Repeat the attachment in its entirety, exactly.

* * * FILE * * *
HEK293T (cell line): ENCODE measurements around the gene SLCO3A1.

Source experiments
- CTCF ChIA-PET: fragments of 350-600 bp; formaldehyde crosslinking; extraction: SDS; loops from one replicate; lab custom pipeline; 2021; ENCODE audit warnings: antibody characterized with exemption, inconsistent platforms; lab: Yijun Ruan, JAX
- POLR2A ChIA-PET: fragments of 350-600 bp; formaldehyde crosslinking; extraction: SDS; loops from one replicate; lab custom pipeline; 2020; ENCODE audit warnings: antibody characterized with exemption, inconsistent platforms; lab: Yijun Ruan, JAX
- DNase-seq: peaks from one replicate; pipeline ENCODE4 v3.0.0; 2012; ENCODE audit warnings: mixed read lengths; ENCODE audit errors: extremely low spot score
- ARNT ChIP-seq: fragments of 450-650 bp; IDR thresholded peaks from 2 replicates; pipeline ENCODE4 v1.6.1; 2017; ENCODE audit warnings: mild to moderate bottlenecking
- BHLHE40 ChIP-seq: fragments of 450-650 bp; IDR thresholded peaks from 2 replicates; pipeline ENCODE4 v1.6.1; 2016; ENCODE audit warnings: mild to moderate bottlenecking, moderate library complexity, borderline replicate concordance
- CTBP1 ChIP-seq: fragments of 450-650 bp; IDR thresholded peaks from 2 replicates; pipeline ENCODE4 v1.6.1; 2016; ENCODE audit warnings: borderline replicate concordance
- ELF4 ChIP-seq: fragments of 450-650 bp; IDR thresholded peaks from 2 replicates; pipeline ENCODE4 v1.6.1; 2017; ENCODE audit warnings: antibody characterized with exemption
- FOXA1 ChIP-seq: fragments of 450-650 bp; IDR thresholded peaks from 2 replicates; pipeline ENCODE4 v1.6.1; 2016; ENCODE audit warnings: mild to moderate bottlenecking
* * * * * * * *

HEK293T (cell line): ENCODE measurements around the gene SLCO3A1.

Source experiments
- CTCF ChIA-PET: fragments of 350-600 bp; formaldehyde crosslinking; extraction: SDS; loops from one replicate; lab custom pipeline; 2021; ENCODE audit warnings: antibody characterized with exemption, inconsistent platforms; lab: Yijun Ruan, JAX
- POLR2A ChIA-PET: fragments of 350-600 bp; formaldehyde crosslinking; extraction: SDS; loops from one replicate; lab custom pipeline; 2020; ENCODE audit warnings: antibody characterized with exemption, inconsistent platforms; lab: Yijun Ruan, JAX
- DNase-seq: peaks from one replicate; pipeline ENCODE4 v3.0.0; 2012; ENCODE audit warnings: mixed read lengths; ENCODE audit errors: extremely low spot score
- ARNT ChIP-seq: fragments of 450-650 bp; IDR thresholded peaks from 2 replicates; pipeline ENCODE4 v1.6.1; 2017; ENCODE audit warnings: mild to moderate bottlenecking
- BHLHE40 ChIP-seq: fragments of 450-650 bp; IDR thresholded peaks from 2 replicates; pipeline ENCODE4 v1.6.1; 2016; ENCODE audit warnings: mild to moderate bottlenecking, moderate library complexity, borderline replicate concordance
- CTBP1 ChIP-seq: fragments of 450-650 bp; IDR thresholded peaks from 2 replicates; pipeline ENCODE4 v1.6.1; 2016; ENCODE audit warnings: borderline replicate concordance
- ELF4 ChIP-seq: fragments of 450-650 bp; IDR thresholded peaks from 2 replicates; pipeline ENCODE4 v1.6.1; 2017; ENCODE audit warnings: antibody characterized with exemption
- FOXA1 ChIP-seq: fragments of 450-650 bp; IDR thresholded peaks from 2 replicates; pipeline ENCODE4 v1.6.1; 2016; ENCODE audit warnings: mild to moderate bottlenecking